What Gerry’s been up to
Note: this post originally appeared on ‘Douglas to Dancing’, a blog I maintained from 2007-9 on the ACT New Zealand political party. The blog was an extension of the thesis I wrote about the Act Party in 2007, From Douglas to Dancing: explaining the lack of success of ACT New Zealand and evaluating its future prospects (PDF).
The ODT reports today that former ACT MP Gerry Eckhoff yesterday voted against the Otago Regional Council funding Dunedin’s new “multipurpose” (read: rugby) stadium to the tune of $37.5 million. This is of course in Eckhoff’s capacity as an ORC councillor.
Cr Eckhoff said he could not support the stadium as it would only be used occasionally, with little chance of a financial return for Otago.
Followers of ACT will recall that Rodney Hide was involved in a much higher profile anti-stadium campaign in late 2006, when he joined forces with Green MP Keith Locke to protest against the proposed waterfront stadium in Auckland. So it is not surprising that Eckhoff has been similarly looking out for ratepayers’ interests and with ACT-like thriftiness has voted against it. Eckhoff farms in Central Otago (in Coal Creek if I remember rightly) and for ratepayers living so far away from Dunedin (about 3-4 hours’ drive) the stadium would generate few benefits.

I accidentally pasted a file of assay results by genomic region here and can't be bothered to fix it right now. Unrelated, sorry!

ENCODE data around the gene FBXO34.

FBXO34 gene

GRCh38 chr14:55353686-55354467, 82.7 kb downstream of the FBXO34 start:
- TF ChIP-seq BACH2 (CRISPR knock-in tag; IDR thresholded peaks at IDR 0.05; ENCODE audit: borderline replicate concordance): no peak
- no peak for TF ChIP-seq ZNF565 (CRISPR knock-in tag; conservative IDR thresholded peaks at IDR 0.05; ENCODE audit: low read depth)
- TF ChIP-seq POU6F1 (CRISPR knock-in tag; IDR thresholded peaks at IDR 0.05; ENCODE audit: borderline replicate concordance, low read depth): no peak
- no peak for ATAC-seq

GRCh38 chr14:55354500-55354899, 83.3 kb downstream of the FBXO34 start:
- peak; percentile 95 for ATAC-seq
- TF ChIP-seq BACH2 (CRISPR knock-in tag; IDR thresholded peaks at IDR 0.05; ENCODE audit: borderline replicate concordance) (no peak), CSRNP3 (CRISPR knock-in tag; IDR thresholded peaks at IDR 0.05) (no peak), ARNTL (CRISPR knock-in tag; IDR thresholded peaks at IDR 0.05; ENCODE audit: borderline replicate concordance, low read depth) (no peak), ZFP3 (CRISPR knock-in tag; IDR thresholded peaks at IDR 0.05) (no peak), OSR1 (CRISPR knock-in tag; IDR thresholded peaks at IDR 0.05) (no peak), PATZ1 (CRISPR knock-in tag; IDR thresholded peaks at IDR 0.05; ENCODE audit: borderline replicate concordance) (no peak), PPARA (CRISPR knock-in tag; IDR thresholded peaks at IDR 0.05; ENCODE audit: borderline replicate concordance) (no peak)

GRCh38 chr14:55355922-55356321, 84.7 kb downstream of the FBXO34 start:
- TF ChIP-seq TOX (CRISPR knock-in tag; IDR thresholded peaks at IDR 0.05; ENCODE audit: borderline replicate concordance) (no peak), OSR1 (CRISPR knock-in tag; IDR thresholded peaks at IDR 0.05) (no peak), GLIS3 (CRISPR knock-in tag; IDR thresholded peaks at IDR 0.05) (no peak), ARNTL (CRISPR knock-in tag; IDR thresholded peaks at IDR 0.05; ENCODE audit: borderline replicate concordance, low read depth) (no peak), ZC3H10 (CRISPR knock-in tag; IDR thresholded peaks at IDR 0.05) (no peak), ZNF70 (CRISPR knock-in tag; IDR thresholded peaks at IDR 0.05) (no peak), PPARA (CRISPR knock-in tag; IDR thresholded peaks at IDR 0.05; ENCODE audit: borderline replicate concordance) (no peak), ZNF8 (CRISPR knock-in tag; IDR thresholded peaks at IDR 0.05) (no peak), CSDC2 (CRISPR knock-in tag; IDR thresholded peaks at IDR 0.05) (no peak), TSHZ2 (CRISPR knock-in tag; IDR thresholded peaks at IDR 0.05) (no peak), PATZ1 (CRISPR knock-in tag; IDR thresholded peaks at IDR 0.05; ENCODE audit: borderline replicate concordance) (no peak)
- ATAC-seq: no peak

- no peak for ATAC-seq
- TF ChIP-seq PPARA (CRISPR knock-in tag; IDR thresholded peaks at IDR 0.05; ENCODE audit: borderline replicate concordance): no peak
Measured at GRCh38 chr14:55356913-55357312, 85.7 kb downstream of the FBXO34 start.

As I recall, the Auckland Regional Council was given just two weeks to make up its mind over the fate of the stadium – and subsequently rejected it. The Otago Regional Council has been dithering for about two years on the matter and despite Eckhoff’s vote, the stadium has been given an extension of life, with seven councillors voting for the funding and only four against. However, opponents say it is unlikely the stadium will be built, as the funding is conditional on the roofed stadium being built for the already costed $165.4 million, a figure which has already been proven to be unrealistic by several local academics.
Returning to ACT: in his position as a local councillor Eckhoff is standing on his name alone, as is usually the case in New Zealand local politics. But I wonder whether a potential future strategy for ACT could be to stand candidates in local elections under the ACT banner, as part of a “local” strategy which the party seems to be pursuing with the increased focus on electorate contests. Hide has repeatedly emphasised his desire to be the best electorate MP Epsom could have and has spent much time since the 2005 election focusing on Auckland issues, such as the stadium. Of course, whether voters would be prepared to vote in candidates marked with the ACT brand, proven to be unpopular, is questionable – but I think Eckhoff might well have won nevertheless, given his popularity in the Central Otago area and in particular with the farming community.